The issue of historical responsibility shifts the nature of the problem. As a matter of harm in which a few countries have benefited economically from GhG emissions while others have suffered and are largely not responsible, places a much different set of variable moral obligations on the issue of climate change. Countries like the US and China know that taking up these obligations entails serious changes to their own economies and/or lifestyles. Thus, national self-interest in the face of real harms to others becomes the problem of climate change.

But there are also different ways to look at responsibility for burden-sharing. Historical responsibility for emissions is one. But we can also use other approaches such as grandfathering (as with the Kyoto Protocol, tracing back to a baseline year of emissions), carbon intensity, and per capita emissions. Each of these approaches has different justifications and different interests involved. For example, a United States acting on its own interests is not about to use per capita emissions as a burden-sharing approach because Americans emit five times the carbon dioxide as China, for example.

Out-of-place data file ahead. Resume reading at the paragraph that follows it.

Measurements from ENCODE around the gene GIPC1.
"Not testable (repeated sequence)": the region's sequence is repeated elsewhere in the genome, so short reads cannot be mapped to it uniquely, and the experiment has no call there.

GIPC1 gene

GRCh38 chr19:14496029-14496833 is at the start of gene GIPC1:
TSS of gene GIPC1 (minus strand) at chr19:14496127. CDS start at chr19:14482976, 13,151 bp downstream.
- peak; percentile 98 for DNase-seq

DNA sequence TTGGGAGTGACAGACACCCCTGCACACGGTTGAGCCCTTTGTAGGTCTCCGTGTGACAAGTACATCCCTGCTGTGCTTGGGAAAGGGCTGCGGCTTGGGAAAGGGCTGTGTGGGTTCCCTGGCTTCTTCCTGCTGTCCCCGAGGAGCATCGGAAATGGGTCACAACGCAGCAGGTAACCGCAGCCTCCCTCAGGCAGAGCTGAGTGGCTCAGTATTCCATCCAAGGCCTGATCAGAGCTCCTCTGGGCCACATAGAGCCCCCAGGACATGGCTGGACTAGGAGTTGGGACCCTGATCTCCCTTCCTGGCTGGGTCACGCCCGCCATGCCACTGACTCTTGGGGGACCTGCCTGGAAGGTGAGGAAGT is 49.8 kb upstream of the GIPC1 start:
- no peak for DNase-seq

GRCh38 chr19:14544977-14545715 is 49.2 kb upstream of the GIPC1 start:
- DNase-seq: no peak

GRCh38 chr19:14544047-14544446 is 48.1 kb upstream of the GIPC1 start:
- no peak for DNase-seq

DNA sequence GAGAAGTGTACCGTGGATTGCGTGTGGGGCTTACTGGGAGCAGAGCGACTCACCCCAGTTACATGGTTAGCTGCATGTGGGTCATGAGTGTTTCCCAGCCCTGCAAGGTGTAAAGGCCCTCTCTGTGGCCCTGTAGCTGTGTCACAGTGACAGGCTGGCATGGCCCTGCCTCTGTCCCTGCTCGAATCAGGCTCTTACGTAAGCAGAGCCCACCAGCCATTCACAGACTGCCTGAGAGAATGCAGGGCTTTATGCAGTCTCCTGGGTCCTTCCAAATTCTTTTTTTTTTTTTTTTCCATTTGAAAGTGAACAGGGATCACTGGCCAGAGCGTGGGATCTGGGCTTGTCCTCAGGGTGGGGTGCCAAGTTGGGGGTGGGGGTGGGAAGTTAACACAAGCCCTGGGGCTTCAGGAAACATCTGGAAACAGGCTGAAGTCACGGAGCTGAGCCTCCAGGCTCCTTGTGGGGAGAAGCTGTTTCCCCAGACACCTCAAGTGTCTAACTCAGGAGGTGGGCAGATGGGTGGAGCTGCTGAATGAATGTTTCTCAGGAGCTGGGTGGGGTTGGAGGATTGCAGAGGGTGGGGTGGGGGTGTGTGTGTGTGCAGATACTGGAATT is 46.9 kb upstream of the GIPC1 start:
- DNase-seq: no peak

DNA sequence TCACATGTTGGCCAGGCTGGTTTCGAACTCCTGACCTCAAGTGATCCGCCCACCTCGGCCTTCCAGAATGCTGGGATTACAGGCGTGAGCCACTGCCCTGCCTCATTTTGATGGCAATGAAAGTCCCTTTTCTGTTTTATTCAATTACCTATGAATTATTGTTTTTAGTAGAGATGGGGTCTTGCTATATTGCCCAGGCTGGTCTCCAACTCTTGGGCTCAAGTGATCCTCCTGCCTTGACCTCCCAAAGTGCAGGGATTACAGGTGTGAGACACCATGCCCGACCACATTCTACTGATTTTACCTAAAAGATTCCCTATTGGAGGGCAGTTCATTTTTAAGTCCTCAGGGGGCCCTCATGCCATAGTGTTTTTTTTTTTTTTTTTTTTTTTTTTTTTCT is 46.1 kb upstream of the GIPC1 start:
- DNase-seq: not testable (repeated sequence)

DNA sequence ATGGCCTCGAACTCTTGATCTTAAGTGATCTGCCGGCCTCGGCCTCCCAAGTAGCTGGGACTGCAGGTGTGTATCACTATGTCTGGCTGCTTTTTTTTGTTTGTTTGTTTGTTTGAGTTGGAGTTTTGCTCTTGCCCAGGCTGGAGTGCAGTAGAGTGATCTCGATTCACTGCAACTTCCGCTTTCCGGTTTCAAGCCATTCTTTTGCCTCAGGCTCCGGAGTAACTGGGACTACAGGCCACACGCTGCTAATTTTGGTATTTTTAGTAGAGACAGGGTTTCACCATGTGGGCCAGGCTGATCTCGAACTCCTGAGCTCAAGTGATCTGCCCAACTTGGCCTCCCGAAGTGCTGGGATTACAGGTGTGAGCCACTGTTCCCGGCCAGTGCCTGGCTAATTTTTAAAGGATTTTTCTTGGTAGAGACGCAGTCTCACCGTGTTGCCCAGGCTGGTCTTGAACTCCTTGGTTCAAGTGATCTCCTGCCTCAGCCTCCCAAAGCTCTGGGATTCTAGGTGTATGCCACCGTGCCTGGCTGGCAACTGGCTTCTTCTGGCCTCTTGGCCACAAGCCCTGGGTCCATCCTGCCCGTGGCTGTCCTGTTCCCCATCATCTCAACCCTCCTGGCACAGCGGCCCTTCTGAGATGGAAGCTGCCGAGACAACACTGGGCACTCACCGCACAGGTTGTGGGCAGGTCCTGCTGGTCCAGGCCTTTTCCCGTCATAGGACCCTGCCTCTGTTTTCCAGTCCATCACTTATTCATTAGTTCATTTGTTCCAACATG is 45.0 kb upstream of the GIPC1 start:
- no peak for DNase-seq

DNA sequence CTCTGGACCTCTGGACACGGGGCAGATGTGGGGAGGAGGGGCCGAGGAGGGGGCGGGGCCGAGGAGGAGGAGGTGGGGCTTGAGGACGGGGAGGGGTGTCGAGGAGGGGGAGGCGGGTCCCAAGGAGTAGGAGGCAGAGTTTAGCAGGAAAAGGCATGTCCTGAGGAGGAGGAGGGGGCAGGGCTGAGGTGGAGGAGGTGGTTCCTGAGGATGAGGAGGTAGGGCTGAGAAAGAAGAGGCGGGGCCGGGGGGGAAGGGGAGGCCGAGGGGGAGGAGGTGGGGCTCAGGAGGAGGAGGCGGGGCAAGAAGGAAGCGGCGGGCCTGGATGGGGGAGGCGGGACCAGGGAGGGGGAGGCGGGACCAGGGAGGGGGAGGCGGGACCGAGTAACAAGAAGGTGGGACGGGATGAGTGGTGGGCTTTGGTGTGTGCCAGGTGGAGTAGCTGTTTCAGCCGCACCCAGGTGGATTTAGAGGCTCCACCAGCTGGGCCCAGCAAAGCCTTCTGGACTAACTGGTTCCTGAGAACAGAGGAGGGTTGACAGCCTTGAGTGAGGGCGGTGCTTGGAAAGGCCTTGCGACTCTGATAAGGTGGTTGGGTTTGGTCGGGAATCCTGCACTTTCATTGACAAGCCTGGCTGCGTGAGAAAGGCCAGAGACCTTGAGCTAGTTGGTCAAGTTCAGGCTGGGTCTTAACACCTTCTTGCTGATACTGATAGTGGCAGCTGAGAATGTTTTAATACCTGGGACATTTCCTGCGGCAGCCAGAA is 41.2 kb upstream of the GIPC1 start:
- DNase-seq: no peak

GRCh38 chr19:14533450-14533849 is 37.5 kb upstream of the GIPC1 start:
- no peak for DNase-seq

If we're agreed that climate change exists (which scientists do), if we're also agreed that climate change is to a significant measure anthropogenic (which scientists increasingly do), and if the problem of climate change is in its effects on human and animal populations (which is basic to the problem), then the fact of variable effects hitting poor peoples in particular who are largely not responsible for the emissions, and the historical responsibility of the large industrialized nations, indicate that the problem of climate change is, yes, entirely moral and political.